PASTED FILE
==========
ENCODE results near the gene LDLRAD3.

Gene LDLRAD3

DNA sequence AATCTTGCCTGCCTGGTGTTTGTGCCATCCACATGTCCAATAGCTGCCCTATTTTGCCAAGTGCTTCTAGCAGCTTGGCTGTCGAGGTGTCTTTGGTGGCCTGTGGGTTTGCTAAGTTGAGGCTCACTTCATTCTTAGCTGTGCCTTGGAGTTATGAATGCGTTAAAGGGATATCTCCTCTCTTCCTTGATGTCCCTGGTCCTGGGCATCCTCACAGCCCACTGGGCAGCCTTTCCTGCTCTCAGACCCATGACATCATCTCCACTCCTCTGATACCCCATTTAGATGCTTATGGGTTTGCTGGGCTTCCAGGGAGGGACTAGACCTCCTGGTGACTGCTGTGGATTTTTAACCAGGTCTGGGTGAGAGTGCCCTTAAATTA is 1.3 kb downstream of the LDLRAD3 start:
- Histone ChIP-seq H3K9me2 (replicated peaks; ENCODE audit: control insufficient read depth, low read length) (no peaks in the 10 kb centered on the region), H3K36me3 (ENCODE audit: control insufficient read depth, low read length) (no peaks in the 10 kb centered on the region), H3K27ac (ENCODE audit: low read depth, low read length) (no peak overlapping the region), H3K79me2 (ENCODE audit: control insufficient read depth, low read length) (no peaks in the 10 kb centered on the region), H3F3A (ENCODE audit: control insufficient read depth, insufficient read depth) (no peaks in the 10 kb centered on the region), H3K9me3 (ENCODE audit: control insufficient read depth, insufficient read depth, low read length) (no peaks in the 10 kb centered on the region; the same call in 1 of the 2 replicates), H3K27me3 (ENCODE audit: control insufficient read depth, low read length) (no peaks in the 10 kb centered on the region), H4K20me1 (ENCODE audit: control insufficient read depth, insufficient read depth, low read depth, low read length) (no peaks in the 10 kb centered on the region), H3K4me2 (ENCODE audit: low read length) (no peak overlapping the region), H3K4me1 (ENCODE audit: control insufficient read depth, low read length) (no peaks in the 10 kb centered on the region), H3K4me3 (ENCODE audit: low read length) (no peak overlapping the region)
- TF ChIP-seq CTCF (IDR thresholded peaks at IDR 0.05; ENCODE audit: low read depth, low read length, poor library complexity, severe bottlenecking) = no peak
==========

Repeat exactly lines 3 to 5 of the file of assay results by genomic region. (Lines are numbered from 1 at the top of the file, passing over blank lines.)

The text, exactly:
DNA sequence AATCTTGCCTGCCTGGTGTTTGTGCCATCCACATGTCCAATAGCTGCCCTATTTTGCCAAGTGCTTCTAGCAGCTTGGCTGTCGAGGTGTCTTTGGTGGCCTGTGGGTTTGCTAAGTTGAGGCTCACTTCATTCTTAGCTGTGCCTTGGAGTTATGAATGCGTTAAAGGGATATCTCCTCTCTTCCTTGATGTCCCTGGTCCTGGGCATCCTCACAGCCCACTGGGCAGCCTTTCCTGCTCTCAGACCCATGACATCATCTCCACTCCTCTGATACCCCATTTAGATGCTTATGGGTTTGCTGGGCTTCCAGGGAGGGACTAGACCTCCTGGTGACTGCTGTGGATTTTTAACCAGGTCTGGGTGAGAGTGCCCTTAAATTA is 1.3 kb downstream of the LDLRAD3 start:
- Histone ChIP-seq H3K9me2 (replicated peaks; ENCODE audit: control insufficient read depth, low read length) (no peaks in the 10 kb centered on the region), H3K36me3 (ENCODE audit: control insufficient read depth, low read length) (no peaks in the 10 kb centered on the region), H3K27ac (ENCODE audit: low read depth, low read length) (no peak overlapping the region), H3K79me2 (ENCODE audit: control insufficient read depth, low read length) (no peaks in the 10 kb centered on the region), H3F3A (ENCODE audit: control insufficient read depth, insufficient read depth) (no peaks in the 10 kb centered on the region), H3K9me3 (ENCODE audit: control insufficient read depth, insufficient read depth, low read length) (no peaks in the 10 kb centered on the region; the same call in 1 of the 2 replicates), H3K27me3 (ENCODE audit: control insufficient read depth, low read length) (no peaks in the 10 kb centered on the region), H4K20me1 (ENCODE audit: control insufficient read depth, insufficient read depth, low read depth, low read length) (no peaks in the 10 kb centered on the region), H3K4me2 (ENCODE audit: low read length) (no peak overlapping the region), H3K4me1 (ENCODE audit: control insufficient read depth, low read length) (no peaks in the 10 kb centered on the region), H3K4me3 (ENCODE audit: low read length) (no peak overlapping the region)
- TF ChIP-seq CTCF (IDR thresholded peaks at IDR 0.05; ENCODE audit: low read depth, low read length, poor library complexity, severe bottlenecking) = no peak